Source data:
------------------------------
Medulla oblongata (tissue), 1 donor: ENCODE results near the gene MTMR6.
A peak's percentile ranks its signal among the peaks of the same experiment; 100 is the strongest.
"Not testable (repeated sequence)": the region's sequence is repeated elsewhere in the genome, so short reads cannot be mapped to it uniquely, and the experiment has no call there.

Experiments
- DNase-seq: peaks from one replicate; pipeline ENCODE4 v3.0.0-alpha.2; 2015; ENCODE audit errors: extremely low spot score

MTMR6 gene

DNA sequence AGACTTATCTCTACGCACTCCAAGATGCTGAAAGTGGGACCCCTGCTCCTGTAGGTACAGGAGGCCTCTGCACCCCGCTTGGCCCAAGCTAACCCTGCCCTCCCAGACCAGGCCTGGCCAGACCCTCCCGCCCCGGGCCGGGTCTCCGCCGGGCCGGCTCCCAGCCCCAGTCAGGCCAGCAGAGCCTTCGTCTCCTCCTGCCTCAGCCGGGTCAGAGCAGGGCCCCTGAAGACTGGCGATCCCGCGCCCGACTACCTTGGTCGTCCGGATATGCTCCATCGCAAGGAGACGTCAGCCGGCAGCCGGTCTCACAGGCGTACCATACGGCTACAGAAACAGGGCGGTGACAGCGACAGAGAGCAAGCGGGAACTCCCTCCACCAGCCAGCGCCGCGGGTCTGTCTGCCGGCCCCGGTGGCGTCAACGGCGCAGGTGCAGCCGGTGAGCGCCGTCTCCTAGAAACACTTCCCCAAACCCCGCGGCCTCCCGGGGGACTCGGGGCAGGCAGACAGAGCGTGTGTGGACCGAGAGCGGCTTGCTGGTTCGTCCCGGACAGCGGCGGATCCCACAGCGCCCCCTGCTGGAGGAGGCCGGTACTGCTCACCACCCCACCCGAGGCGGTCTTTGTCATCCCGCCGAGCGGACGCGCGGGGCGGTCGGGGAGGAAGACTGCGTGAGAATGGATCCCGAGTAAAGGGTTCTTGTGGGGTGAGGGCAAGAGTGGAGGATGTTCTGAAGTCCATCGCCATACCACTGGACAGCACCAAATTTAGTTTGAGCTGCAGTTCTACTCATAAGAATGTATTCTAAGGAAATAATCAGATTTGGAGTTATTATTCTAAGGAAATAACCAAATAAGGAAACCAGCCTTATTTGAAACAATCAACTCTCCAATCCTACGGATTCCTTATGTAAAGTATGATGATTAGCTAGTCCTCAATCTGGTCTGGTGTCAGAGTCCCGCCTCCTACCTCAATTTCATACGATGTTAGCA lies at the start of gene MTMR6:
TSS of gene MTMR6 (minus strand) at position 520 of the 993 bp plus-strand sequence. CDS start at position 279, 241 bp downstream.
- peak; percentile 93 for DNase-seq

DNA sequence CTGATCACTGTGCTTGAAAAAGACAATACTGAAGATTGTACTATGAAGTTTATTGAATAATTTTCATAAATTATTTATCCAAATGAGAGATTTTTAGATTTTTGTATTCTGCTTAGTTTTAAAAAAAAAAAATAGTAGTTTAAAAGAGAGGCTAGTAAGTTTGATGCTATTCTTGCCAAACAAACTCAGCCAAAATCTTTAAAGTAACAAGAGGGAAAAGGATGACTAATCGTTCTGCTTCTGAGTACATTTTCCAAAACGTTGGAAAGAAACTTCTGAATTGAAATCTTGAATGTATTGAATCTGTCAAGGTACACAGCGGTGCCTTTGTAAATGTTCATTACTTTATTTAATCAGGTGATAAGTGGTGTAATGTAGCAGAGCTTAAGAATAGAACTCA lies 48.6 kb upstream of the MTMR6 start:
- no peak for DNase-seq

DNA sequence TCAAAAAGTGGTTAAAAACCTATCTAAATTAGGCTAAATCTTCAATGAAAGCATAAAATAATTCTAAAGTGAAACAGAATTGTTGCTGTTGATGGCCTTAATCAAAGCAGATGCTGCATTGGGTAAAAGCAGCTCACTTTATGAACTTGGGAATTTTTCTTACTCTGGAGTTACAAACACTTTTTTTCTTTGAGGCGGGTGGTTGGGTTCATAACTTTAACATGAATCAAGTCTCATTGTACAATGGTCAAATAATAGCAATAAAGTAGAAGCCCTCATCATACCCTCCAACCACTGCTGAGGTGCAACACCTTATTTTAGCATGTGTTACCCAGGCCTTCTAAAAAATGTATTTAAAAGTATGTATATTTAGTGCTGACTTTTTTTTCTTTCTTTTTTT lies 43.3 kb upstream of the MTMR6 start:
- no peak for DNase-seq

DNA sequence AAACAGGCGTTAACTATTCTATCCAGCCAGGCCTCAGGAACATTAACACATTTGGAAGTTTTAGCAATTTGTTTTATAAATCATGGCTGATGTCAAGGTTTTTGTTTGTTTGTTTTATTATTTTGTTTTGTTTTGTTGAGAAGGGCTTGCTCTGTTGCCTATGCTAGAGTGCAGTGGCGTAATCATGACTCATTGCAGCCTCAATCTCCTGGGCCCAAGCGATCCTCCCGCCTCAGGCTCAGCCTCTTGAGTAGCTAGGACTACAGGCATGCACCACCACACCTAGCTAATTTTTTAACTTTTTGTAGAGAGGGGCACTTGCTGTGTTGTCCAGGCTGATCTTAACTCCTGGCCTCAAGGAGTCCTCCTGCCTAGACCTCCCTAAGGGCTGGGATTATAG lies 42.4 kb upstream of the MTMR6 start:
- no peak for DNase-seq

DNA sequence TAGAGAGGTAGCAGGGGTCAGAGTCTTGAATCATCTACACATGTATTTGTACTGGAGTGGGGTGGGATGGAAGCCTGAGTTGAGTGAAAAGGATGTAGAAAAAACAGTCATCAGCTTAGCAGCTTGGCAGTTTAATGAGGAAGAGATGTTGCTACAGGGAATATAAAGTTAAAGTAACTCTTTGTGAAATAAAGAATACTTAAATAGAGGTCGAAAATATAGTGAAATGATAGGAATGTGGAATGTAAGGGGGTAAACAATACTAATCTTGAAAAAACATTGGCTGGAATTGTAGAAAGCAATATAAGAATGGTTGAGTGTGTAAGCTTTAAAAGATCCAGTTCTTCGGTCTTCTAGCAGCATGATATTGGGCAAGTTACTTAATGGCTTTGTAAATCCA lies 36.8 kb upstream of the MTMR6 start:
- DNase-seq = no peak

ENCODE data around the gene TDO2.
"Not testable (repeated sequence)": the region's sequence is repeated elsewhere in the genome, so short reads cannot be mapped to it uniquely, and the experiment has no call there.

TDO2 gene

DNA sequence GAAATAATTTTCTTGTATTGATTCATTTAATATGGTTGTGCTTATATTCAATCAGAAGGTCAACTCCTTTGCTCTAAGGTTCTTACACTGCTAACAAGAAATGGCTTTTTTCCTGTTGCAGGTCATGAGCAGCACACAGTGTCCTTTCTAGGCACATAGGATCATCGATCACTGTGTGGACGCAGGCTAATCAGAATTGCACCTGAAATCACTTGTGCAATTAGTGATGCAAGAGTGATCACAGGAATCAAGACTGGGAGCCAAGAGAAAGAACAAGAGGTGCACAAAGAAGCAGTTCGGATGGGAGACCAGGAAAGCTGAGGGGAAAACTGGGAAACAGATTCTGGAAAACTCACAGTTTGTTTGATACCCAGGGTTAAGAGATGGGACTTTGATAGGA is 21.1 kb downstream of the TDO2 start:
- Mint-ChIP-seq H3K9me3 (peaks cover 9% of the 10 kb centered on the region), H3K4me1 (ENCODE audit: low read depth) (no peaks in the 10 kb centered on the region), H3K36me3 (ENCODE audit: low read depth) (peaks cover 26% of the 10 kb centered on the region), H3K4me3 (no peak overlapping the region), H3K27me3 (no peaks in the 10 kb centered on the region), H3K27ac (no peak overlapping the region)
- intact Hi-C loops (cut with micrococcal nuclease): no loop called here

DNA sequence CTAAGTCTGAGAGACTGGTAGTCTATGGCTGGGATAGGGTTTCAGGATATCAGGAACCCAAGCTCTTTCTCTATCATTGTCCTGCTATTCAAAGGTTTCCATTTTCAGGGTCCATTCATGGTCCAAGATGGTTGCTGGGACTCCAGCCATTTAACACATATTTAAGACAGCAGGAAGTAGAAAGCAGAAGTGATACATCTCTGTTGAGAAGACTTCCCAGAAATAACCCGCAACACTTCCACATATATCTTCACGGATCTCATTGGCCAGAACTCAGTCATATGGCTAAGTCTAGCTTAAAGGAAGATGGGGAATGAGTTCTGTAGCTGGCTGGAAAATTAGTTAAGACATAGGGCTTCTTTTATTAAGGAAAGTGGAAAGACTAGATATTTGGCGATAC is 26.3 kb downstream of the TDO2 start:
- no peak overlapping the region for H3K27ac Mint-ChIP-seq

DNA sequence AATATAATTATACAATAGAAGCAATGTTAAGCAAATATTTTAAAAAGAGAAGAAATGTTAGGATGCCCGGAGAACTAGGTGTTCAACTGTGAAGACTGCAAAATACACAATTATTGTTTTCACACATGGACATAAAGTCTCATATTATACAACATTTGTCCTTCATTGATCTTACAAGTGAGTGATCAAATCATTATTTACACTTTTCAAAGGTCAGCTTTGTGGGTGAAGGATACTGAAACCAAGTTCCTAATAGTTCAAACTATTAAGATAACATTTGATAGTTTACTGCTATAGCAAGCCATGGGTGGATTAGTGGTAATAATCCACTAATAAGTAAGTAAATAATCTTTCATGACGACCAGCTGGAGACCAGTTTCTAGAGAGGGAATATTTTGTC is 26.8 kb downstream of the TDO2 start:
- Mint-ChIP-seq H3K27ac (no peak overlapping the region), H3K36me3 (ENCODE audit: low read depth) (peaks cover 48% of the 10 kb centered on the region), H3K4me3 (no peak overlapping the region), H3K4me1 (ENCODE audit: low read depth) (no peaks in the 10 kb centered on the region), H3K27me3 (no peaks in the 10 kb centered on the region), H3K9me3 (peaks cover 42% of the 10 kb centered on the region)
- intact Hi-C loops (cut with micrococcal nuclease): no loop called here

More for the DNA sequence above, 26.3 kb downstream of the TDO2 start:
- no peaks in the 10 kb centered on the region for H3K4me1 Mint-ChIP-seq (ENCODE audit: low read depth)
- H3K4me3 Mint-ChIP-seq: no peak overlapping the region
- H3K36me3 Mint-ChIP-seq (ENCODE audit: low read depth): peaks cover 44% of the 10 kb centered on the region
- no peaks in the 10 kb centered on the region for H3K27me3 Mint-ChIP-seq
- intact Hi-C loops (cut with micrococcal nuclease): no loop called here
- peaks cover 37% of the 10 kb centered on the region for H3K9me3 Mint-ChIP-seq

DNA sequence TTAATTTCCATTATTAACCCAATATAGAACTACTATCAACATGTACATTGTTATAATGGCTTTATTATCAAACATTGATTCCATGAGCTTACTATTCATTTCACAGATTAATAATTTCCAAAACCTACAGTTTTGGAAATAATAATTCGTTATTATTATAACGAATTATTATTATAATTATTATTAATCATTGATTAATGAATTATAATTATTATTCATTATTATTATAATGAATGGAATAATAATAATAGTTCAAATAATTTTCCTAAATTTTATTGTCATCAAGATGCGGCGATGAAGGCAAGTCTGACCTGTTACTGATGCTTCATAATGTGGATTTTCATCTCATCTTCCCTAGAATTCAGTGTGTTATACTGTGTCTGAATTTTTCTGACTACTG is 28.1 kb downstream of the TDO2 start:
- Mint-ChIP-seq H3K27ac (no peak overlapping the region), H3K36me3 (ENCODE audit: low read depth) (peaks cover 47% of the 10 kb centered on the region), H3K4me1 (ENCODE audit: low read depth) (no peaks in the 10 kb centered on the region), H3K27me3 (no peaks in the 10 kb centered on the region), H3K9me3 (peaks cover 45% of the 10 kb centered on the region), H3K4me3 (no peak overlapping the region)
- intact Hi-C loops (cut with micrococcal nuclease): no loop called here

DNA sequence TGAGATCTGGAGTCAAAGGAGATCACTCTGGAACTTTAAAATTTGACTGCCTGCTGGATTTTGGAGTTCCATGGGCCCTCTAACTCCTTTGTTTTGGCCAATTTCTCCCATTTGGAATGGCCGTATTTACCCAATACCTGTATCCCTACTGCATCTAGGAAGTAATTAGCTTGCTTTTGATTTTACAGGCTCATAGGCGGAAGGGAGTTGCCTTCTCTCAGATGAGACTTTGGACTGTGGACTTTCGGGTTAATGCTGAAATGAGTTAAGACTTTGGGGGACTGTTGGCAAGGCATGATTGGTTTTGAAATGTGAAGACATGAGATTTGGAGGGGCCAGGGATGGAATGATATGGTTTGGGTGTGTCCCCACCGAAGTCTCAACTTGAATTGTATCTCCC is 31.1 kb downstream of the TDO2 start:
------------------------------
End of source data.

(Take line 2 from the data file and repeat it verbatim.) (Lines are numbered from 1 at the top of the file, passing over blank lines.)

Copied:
A peak's percentile ranks its signal among the peaks of the same experiment; 100 is the strongest.